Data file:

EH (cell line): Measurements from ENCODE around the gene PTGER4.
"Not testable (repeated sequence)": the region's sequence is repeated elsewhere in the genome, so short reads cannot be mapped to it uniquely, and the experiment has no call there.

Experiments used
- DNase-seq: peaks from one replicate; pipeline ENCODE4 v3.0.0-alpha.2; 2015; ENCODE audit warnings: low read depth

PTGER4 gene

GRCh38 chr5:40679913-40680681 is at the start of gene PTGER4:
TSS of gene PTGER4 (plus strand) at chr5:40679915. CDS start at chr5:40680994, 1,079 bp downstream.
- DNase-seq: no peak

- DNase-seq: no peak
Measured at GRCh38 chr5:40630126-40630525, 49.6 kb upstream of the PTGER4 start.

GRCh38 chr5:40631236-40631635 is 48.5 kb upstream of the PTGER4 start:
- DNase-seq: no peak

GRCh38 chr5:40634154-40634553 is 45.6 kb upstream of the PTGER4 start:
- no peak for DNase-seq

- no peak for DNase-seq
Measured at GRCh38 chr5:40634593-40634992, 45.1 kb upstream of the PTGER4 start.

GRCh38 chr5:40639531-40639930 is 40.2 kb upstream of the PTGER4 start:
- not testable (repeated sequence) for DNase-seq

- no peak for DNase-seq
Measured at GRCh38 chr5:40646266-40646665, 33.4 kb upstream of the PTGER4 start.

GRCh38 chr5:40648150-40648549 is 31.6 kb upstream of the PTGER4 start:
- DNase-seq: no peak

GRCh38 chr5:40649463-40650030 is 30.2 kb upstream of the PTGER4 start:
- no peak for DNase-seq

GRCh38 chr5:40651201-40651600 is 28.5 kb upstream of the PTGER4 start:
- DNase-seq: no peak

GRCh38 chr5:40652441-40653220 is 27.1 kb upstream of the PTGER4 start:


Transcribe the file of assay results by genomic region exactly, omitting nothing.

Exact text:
EH (cell line): Measurements from ENCODE around the gene PTGER4.
"Not testable (repeated sequence)": the region's sequence is repeated elsewhere in the genome, so short reads cannot be mapped to it uniquely, and the experiment has no call there.

Experiments used
- DNase-seq: peaks from one replicate; pipeline ENCODE4 v3.0.0-alpha.2; 2015; ENCODE audit warnings: low read depth

PTGER4 gene

GRCh38 chr5:40679913-40680681 is at the start of gene PTGER4:
TSS of gene PTGER4 (plus strand) at chr5:40679915. CDS start at chr5:40680994, 1,079 bp downstream.
- DNase-seq: no peak

- DNase-seq: no peak
Measured at GRCh38 chr5:40630126-40630525, 49.6 kb upstream of the PTGER4 start.

GRCh38 chr5:40631236-40631635 is 48.5 kb upstream of the PTGER4 start:
- DNase-seq: no peak

GRCh38 chr5:40634154-40634553 is 45.6 kb upstream of the PTGER4 start:
- no peak for DNase-seq

- no peak for DNase-seq
Measured at GRCh38 chr5:40634593-40634992, 45.1 kb upstream of the PTGER4 start.

GRCh38 chr5:40639531-40639930 is 40.2 kb upstream of the PTGER4 start:
- not testable (repeated sequence) for DNase-seq

- no peak for DNase-seq
Measured at GRCh38 chr5:40646266-40646665, 33.4 kb upstream of the PTGER4 start.

GRCh38 chr5:40648150-40648549 is 31.6 kb upstream of the PTGER4 start:
- DNase-seq: no peak

GRCh38 chr5:40649463-40650030 is 30.2 kb upstream of the PTGER4 start:
- no peak for DNase-seq

GRCh38 chr5:40651201-40651600 is 28.5 kb upstream of the PTGER4 start:
- DNase-seq: no peak

GRCh38 chr5:40652441-40653220 is 27.1 kb upstream of the PTGER4 start: